We found potentially huge time savings with changes in clothing and helmet choice. 
Helmet Comparison
Pedaling test with Neil. Bike setup identical in both tests. 
-Giro Aeon vs. S-Works Evade:
Time saved over 200-mile Dirty Kanza course: 18 mph average speed: Between 2 and 3 minutes depending on severity of crosswind. 12 mph average speed: Between 3 and 4 minutes depending on severity of crosswind.
-Aerodynamicist Recommendation:
“Unless excessively high temperatures are an issue, there is a relatively significant advantage to riding the Evade. We have done this comparison on over 40 athletes and the typical savings is roughly 50% more than what we found on Neil, so the impact could potentially be much larger depending on the rider.”
Aero Conclusion
With the potential for massive time savings to be had by going with a skinsuit over a standard bib/short, we brought in Endo Customs to design a skinsuit that had rear pockets and would be both aerodynamic and comfortable enough fit for all-day in the saddle. The Los Angeles-based company designed, sublimated, and sewed the custom skinsuit all in-house, something they do for their entire clothing line. As far as the helmet goes, I will start with the Evade, but have a more ventilated helmet waiting for me at the 100-mile checkpoint in case the temperature goes above the high 80 degree range. 

Training for such a long, demanding event was uncharted territory for me, so I had to get some advice along the way. Since a number of the coaches at Carmichael Training Systems have competed in Dirty Kanza themselves, and it’s one of their Bucket List events, I figured they’d be a good source for helping determine how much training volume I should target in order to be ready, while still managing work and family time. So, beginning in March (three months before Dirty Kanza), I started implementing blocks into my training on a weekly basis, striving for bigger rides Friday through Sunday, then recovery and shorter rides mid-week. After the first month of an increased training volume about 20-percent higher than what I would typically ride, the effects on fitness were noticeable. I maintained this level of volume for all three months. 
I’ve been told that the first hundred miles of Dirty Kanza have a road race feel with high-intensity riding, so in preparation for that I made sure not all my time was spent riding at sub-threshold levels. Even though the goal is to remain aerobic as much as possible in the race, since retaining muscle glycogen will be key, I added in threshold intervals once-to-twice a week, and even some short, 30-second maximum efforts. Overall though, the vast majority of the time was spent at endurance levels, doing as many three-to-six hour rides as time allows (8-10 per month) in order to get my body used to the long hours in the saddle. 
Dirty Kanza’s 200-mile route has over 12,000 feet of elevation gain coming from the Flint Hills’ non-stop rolling terrain. 
Two weeks out from Dirty Kanza the real training was all done, and now it’s about freshening up by decreasing volume by around 25-percent while maintaining a similar amount of intensity in the workouts. This should leave me fully recovered and with a bump in fitness. Additionally, the decreased volume will help muscle glycogen stores to be topped-off come race day. As far as my diet leading into the final days goes, I won’t be doing any carbo-loading regiment or anything like that; but I will be cutting out gluten for the 72 hours leading into the race in order to minimize any inflammation in my digestive track that gluten can cause. Since gastrointestinal issues are common during an endurance event like DK200, any reduction in inflammation should help. 

First Endurance helped with product and nutritional expertise. 

I had plenty of questions regarding what I should be drinking and eating for such a long day, and First Endurance’s Robert Kunz, VP of Science and Technology, was my go-to guy. Kunz broke it down quickly for me, “Our fueling philosophy is to remove everything that slows absorption, like fats and protein. Anytime you introduce anything slow to absorb, your body is forced to use muscle glycogen as fuel, and since that glycogen is in limited supply, you need to hold onto it as long as possible. The guys that nail the nutrition ride away from the rest in the last two hours”. Alright, no fats and no protein, so what should I eat, and how much?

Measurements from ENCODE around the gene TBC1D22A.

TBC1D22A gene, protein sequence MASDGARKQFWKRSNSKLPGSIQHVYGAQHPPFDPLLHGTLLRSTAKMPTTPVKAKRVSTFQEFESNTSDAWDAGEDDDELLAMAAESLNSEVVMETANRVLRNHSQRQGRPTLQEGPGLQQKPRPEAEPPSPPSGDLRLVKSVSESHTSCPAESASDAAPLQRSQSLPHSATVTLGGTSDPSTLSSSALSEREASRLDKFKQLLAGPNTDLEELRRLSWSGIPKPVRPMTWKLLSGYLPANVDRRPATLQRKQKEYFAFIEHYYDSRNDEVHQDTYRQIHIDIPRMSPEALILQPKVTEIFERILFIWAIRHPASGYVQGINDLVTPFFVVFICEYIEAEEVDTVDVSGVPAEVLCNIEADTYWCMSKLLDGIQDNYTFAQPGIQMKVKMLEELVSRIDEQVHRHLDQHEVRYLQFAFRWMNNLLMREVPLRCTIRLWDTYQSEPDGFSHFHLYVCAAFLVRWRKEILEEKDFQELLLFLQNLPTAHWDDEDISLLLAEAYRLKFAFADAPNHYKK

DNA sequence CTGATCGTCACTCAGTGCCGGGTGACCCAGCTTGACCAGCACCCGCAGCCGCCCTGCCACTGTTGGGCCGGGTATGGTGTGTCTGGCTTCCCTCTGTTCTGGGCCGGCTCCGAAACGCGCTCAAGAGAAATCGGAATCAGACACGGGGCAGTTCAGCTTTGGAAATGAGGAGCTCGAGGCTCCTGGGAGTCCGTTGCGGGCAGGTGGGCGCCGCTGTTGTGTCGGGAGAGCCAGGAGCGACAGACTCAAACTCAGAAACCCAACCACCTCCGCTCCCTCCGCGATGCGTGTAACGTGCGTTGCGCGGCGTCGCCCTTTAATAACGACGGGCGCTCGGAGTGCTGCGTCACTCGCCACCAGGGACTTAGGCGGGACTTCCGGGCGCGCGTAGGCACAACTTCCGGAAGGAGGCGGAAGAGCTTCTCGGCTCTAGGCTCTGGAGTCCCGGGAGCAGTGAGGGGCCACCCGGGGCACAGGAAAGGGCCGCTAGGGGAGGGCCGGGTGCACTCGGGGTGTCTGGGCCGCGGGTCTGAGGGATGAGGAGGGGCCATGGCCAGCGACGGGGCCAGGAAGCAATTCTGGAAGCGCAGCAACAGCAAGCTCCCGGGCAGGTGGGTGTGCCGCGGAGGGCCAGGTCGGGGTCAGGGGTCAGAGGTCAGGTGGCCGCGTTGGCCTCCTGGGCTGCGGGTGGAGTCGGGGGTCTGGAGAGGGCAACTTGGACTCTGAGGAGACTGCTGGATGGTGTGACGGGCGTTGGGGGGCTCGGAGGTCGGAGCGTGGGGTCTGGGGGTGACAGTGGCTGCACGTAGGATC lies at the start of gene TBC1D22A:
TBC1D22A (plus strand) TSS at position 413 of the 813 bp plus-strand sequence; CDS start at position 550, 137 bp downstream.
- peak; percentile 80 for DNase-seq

Kunz recommended that I don’t touch anything other than First Endurance’s EFS Drink and EFS Liquid Shot while on the bike. “EFS Drink is designed as the primary fuel, and Liquid Shot secondary. EFS Drink delivers the most amount of calories at an optimum osmolality, with the electrolytes needed to sustain you in the heat for a long time”. As far as the caloric intake goes, Kunz says that should remain consistent each hour, with 300 calories being a good target. Although the solution concentration could decrease during the day if the temperature increases (no more than 8-percent solution when the weather is hot), the goal is to drink more in order to maintain consistent hourly caloric intake. 
In training, one thing that took some getting used to was the fact that with the calories only coming from liquids, your stomach remains mostly empty, causing you to feel hungry. The immediate reaction is to eat something, but Kunz warned me of this ahead of time, and said it’s a normal feeling and one that is good in terms of absorption. If there’s nothing in your stomach to slow absorption, then the liquid calories will get into the bloodstream quicker where it’s needed, not stuck in your gut. It’s a bit of a mind game to get past the hunger feeling, but having done it in training I have the confidence that I am indeed being adequately fueled.
Sunflower Bike and Sport in Lawrence hosted a ride on Thursday that included both reigning Dirty Kanza champions Dan Hughes and Rebecca Rusch. 

After so much time being given to thinking about and preparing for the Dirty Kanza 200 over the past few months, it’s finally just a day away. Although I have little doubt the Flint Hills are sure to expose any weakness or shortcomings in my planning, I’m hoping those shortcomings are minor. There’s a whole lot of gravel between me and my goal of finishing in the low 12-hour range, and whatever happens in those 200 miles is undoubtedly going to be memorable. You can follow the race live at